For sociologist João Clemente Neto, of Universidade Presbiteriana Mackenzie (Mackenzie Presbyterian University), demonstrations in malls are linked to the lack of places for recreation and culture. “If you were in some places, even in middle-class neighborhoods, you cannot find space for this. If you take the city of São Paulo, how many millions of youth and teens do we have? And the spaces for free expression are miniscule,” said the professor, who works with children and adolescents in vulnerable situations.
For Neto, the young choose to manifest in the visibility of the local malls and the message they try to pass. “All that we talk about of consumption, that they want to see and want to consume, is in the mall. At the same time, it’s a form of resistance because there is the space of consumption. So when you speak there, it’s a way for that group to recognize themselves in that space,” he concluded.
Note: So how is it that these occurrences are seen by those belonging to a higher income bracket? In the piece below, Jornalismo Wando exposes the panic and over-reaction from those of a more European appearance and pokes and in a tongue-in-cheek manner shows race and class based fear, stereotyping and privilege of the Brazilian who continue to have one believe that racism is only a thing of the American.
Imagine the following scene: you are sitting comfortably with your family in the food court of a mall, taking bites of meat and cheese pizza when in comes a bunch of young negros and mulattos jumping and singing tribal type funk songs. Have you imagined this? It’s like living in paradise, enjoying the blessing of eternal life, and being surprised by a flood announcing the apocalypse. This was more or less what happened and has been happening in the malls of São Paulo, one of the few safe public spaces for the good citizen.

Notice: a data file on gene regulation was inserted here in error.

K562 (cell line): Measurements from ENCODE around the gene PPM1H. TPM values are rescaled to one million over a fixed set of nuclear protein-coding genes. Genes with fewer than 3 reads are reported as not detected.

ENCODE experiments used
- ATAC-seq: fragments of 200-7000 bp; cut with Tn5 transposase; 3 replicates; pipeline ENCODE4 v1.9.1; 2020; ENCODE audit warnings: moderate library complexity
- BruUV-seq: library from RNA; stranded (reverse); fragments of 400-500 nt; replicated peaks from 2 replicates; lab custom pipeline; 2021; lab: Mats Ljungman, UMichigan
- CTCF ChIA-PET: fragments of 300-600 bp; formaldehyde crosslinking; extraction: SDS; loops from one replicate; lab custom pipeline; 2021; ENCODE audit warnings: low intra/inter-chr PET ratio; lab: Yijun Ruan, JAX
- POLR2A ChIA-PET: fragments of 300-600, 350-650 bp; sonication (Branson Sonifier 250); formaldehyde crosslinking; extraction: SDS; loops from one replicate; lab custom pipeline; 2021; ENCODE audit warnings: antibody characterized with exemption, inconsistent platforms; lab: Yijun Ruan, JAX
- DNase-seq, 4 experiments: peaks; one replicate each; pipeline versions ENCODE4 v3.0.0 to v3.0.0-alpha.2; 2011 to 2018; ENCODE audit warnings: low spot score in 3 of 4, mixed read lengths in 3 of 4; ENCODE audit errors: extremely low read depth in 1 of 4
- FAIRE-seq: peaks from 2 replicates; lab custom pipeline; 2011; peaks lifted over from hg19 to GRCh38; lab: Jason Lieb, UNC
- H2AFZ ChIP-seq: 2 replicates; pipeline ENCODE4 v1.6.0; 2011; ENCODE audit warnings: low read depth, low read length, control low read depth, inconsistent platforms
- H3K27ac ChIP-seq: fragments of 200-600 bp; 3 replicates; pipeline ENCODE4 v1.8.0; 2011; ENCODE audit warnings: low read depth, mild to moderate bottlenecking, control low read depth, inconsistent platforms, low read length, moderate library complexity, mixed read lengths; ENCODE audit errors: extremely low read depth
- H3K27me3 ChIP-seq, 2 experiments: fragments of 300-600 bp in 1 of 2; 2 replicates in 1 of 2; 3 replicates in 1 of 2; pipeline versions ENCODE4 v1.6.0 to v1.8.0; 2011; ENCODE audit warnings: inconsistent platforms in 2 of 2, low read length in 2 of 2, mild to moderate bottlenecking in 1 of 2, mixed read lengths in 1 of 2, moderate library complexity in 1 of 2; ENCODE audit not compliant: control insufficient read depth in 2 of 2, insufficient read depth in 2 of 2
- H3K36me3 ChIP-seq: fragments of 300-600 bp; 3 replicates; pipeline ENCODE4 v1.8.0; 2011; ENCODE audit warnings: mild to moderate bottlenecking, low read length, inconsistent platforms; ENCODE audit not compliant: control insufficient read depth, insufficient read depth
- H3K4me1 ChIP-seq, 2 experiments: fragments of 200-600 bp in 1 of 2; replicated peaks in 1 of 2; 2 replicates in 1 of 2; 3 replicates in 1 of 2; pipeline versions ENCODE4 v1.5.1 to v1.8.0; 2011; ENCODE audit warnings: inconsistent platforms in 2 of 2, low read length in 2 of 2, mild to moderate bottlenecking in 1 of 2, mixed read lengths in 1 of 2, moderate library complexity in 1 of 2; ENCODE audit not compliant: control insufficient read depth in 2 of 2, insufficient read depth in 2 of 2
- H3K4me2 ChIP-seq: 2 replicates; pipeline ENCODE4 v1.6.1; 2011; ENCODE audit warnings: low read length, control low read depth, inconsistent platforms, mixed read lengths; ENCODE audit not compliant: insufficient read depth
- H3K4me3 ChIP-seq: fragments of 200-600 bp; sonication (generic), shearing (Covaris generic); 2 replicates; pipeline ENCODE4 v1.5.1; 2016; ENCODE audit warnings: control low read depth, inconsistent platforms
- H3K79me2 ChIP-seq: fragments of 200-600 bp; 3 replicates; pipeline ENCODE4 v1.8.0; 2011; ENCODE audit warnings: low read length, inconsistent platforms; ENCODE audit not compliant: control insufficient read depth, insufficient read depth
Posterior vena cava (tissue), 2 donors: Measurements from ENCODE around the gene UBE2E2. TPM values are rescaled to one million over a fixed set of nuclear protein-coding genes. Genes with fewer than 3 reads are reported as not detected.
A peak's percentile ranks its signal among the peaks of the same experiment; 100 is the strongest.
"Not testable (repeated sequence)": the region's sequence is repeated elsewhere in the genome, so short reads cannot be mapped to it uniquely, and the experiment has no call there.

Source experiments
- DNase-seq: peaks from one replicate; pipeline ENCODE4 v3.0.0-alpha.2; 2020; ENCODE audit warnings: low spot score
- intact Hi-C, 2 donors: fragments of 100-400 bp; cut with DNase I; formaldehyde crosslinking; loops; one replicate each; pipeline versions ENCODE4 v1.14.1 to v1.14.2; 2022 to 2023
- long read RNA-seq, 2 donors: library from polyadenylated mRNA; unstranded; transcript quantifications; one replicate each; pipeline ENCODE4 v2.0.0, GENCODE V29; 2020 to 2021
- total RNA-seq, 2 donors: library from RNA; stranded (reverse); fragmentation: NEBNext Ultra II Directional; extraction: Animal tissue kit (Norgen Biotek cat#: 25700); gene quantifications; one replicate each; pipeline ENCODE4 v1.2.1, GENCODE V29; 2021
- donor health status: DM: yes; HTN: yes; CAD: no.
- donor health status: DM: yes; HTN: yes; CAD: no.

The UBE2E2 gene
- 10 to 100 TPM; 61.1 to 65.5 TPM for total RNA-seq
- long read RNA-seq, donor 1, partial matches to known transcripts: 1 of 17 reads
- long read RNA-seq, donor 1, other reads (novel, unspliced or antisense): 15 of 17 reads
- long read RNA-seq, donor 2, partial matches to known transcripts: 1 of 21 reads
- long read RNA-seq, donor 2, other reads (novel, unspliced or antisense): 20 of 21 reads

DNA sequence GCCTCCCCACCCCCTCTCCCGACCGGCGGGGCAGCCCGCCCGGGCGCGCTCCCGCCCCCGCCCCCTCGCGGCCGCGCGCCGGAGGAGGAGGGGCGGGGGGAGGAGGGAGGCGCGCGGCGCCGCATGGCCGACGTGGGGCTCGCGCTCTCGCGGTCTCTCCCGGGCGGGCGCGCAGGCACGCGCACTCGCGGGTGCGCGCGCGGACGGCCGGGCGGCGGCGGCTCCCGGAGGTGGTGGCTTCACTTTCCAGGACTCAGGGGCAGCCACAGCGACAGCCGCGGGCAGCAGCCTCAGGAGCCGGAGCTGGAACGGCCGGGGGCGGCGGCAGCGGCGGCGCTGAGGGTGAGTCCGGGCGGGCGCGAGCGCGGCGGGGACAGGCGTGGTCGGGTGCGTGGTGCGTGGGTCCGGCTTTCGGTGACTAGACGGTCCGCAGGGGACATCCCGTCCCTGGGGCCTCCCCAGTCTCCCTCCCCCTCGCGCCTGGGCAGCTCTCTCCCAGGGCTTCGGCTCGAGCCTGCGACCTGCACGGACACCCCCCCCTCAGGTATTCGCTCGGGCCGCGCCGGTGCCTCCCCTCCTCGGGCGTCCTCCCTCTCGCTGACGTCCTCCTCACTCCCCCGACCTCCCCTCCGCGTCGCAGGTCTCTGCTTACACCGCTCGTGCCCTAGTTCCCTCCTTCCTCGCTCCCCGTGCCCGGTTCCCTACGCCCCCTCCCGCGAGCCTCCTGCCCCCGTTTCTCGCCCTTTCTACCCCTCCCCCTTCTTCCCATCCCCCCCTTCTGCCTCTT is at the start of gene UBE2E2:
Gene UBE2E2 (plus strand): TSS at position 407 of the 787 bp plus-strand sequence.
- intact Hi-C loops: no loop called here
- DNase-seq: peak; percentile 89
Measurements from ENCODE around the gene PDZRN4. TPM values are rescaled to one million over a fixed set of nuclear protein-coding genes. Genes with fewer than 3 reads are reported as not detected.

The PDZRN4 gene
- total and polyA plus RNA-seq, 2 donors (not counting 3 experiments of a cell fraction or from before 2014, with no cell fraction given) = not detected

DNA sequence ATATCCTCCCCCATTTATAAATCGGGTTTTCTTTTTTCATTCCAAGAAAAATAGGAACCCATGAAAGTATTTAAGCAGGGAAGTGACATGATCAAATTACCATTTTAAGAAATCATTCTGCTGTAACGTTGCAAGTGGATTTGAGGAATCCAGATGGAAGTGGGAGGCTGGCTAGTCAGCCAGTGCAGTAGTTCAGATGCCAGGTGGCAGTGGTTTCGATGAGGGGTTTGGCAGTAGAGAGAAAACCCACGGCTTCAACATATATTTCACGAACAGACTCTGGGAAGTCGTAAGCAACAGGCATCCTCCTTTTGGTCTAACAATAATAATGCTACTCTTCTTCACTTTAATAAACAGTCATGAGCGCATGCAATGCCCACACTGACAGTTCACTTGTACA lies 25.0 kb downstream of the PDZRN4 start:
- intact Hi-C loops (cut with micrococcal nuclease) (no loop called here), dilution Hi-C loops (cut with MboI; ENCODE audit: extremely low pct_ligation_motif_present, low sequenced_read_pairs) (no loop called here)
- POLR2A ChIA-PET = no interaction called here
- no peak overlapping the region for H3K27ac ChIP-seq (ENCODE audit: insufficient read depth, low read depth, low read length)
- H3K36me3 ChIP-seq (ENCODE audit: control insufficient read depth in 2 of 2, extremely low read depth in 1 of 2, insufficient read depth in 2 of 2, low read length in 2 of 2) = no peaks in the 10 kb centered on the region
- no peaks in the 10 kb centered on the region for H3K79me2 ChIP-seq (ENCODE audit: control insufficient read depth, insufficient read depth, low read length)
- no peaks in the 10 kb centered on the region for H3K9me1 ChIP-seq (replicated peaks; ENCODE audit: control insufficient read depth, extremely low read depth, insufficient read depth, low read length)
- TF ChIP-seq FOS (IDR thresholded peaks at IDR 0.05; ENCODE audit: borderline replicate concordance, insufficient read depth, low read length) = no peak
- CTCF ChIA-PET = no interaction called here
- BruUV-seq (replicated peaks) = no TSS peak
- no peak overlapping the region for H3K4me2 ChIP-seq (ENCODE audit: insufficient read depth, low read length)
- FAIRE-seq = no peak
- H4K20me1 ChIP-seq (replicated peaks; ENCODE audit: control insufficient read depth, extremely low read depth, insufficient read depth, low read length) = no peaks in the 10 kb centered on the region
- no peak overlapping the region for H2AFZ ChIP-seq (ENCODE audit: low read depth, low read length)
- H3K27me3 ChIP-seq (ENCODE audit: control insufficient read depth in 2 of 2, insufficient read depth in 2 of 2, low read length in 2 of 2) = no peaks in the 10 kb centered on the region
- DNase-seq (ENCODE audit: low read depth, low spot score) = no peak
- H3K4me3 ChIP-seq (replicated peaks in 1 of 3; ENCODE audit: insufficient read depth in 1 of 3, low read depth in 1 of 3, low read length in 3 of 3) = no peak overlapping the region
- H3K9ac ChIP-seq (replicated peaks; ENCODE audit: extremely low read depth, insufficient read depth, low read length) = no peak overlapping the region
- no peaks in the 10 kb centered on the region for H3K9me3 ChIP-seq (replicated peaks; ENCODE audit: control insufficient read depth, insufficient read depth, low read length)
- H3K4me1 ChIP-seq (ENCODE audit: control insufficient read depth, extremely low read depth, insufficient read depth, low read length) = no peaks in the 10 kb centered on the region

Let’s look at excerpts from a story in the Folha newspaper:
A ghost haunted the Shopping Internacional of Guarulhos yesterday, the ghost of funk. The fear was that the scenes of panic and running, seen on Saturday when hundreds of teenagers, concentrated in one of the entrances, chanted a sort of anthem of war in unison, would repeat itself as they moved into the shopping center (…)
Inside the crowded mall, adorned with miniatures of the Greek Parthenon, the Leaning Tower of Pisa, the Coliseum, animated reindeer and snowmen and Santa Claus rocked Christmas shopping (…)
Could it be an “arrastão”? A robbery? A riot? On Saturday, Helena de Assis, 55, manager of a branch of moving vans, swore she saw young people with revolvers in the food court. “You must prohibit these kinds of hoodlums from entering a place like this,” speaking in between mouthfuls of meat and cheese pizza.
In fact, the apocalypse painted by the businesswoman seems to have been much worse than it actually was, which is quite understandable. When she saw that Black sea running and singing in horrible dialects, Helena – would she be some sort of (novela writer) Manoel Carlos? – she came to see teenagers carrying guns, despite the Military Police and internal cameras not having registered anything. But it is easy to understand what led her to imagine this mirage: a cluster of young Blacks + favela (slum) music + running = arrastão. This is a conclusion that every good tax payer concerned with the preservation of species and good values come to.